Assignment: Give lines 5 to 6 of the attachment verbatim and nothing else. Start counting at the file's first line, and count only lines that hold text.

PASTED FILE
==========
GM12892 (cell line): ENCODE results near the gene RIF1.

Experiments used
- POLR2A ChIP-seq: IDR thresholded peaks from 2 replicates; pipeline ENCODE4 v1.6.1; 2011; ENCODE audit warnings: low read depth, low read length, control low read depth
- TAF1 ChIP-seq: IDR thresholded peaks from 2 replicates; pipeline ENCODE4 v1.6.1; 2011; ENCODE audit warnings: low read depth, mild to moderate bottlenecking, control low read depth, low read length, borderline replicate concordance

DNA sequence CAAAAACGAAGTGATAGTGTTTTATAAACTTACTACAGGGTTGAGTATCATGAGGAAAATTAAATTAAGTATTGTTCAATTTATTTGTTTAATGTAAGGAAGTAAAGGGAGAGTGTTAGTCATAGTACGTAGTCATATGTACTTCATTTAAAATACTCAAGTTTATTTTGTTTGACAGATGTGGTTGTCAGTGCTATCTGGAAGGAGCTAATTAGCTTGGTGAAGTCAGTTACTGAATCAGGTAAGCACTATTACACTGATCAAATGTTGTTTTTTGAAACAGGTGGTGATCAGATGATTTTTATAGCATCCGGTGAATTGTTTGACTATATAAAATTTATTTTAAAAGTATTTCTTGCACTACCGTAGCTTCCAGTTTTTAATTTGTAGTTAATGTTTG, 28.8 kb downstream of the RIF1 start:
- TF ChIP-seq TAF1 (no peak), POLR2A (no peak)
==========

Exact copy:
DNA sequence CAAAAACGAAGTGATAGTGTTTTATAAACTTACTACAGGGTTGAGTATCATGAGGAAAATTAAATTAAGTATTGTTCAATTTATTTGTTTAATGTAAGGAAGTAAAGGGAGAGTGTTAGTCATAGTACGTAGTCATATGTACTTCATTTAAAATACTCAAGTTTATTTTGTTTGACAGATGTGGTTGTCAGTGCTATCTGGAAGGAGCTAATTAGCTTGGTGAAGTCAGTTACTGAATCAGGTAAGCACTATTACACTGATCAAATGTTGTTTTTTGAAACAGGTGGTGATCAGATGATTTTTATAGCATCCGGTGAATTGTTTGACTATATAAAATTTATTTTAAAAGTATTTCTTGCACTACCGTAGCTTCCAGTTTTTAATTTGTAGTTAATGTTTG, 28.8 kb downstream of the RIF1 start:
- TF ChIP-seq TAF1 (no peak), POLR2A (no peak)